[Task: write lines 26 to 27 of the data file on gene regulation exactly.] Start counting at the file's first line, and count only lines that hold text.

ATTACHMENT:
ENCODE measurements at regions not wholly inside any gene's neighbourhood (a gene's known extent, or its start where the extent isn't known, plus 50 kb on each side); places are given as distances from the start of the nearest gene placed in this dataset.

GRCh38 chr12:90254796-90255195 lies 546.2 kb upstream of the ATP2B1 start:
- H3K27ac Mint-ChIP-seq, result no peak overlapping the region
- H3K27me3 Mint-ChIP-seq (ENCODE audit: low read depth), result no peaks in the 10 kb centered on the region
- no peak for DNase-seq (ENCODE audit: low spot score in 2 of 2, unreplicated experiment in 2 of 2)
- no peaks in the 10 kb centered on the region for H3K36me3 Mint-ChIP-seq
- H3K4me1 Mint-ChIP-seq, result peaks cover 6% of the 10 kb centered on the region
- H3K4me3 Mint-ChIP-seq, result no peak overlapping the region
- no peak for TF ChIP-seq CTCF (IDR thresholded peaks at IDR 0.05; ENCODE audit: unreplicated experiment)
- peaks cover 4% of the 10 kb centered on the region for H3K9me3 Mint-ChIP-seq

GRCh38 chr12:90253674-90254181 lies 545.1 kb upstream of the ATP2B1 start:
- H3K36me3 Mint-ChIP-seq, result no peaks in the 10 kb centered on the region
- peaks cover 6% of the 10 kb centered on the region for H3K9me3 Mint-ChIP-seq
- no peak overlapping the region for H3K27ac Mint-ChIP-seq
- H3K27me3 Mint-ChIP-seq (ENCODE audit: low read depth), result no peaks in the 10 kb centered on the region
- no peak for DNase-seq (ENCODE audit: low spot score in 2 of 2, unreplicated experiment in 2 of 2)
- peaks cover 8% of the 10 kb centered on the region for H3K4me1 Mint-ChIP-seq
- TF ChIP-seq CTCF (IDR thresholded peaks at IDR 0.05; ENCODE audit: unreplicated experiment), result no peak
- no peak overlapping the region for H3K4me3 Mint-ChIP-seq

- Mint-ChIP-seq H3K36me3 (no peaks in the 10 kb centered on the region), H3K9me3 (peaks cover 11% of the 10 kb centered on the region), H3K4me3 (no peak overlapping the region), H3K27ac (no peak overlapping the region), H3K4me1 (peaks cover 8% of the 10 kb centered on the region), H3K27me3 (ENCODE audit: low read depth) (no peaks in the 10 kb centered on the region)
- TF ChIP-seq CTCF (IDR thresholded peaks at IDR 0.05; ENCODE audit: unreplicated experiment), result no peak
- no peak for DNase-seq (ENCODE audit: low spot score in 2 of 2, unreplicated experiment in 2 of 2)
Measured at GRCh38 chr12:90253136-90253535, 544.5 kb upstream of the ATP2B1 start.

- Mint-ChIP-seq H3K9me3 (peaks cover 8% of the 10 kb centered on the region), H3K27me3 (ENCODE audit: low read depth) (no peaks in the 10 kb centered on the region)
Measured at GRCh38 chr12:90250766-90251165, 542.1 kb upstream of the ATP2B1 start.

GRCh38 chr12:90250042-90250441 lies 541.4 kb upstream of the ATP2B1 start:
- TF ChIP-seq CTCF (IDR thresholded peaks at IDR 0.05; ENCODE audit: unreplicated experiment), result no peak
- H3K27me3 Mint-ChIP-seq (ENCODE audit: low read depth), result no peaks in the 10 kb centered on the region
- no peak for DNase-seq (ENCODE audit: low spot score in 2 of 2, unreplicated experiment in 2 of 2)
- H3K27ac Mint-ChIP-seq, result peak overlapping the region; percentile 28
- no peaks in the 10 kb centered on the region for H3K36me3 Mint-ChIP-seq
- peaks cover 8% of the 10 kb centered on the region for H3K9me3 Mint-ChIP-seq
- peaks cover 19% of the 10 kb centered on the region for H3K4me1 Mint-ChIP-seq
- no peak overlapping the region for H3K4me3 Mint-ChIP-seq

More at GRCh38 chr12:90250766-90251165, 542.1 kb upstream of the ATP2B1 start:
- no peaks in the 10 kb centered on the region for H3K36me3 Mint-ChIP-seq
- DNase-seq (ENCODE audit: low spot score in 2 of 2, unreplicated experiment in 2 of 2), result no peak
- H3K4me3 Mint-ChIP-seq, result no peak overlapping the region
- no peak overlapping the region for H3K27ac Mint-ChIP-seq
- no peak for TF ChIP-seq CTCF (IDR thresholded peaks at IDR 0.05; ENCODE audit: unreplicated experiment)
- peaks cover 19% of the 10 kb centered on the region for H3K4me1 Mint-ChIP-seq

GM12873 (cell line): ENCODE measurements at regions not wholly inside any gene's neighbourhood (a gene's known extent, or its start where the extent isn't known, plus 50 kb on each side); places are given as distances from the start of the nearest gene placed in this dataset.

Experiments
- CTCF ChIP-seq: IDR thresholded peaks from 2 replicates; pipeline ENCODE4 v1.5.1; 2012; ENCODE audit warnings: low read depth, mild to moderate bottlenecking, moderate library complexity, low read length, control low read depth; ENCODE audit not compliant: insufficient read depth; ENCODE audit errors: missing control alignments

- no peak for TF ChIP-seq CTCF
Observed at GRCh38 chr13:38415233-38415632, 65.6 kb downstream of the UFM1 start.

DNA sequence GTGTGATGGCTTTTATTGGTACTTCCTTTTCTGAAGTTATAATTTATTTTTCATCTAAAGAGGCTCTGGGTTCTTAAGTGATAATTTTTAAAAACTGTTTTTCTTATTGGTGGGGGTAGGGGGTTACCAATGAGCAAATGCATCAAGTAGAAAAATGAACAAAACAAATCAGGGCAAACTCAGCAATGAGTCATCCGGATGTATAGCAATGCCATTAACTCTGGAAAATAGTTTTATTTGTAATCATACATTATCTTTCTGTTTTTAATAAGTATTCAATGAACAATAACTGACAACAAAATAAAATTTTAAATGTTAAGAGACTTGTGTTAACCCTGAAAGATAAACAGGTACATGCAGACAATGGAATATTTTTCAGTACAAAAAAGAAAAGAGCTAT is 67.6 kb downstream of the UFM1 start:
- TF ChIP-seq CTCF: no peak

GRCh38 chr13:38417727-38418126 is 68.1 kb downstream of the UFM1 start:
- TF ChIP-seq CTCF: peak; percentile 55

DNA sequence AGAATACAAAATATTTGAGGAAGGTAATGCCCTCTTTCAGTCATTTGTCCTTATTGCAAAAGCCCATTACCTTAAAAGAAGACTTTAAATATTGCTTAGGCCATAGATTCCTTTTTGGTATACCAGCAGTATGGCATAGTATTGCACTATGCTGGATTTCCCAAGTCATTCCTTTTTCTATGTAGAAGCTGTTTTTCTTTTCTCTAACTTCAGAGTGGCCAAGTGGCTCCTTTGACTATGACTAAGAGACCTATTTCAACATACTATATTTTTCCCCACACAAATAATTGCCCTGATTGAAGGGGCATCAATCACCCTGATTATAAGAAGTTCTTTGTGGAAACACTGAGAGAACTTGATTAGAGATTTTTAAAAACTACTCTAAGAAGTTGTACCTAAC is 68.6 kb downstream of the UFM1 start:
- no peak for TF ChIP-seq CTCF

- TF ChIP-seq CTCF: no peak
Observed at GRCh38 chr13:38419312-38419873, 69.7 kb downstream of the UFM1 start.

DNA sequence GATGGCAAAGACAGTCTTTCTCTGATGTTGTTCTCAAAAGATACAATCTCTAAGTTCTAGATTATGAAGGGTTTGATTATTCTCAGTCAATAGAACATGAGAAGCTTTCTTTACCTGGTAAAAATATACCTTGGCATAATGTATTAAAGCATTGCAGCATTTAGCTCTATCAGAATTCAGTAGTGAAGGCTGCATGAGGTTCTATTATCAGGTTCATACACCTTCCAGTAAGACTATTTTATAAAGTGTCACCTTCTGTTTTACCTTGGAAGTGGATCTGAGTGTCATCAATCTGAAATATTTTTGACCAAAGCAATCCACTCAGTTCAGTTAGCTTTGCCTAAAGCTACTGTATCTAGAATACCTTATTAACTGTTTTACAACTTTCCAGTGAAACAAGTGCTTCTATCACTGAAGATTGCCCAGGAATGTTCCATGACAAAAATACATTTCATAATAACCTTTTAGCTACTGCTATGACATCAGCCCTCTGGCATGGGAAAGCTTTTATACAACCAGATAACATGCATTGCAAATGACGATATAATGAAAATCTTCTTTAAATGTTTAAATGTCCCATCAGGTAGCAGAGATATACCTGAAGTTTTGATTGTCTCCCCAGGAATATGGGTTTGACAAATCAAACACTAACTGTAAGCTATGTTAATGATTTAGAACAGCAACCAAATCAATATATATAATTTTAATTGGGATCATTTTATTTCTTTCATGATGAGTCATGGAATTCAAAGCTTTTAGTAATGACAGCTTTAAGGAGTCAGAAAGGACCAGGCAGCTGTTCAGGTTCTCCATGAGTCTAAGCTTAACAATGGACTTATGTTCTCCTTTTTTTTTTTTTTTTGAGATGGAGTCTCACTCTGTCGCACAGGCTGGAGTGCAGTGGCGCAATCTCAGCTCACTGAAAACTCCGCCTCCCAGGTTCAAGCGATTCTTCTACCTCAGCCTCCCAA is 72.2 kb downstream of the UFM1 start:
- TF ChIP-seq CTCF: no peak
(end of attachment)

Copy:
GRCh38 chr12:90250042-90250441 lies 541.4 kb upstream of the ATP2B1 start:
- TF ChIP-seq CTCF (IDR thresholded peaks at IDR 0.05; ENCODE audit: unreplicated experiment), result no peak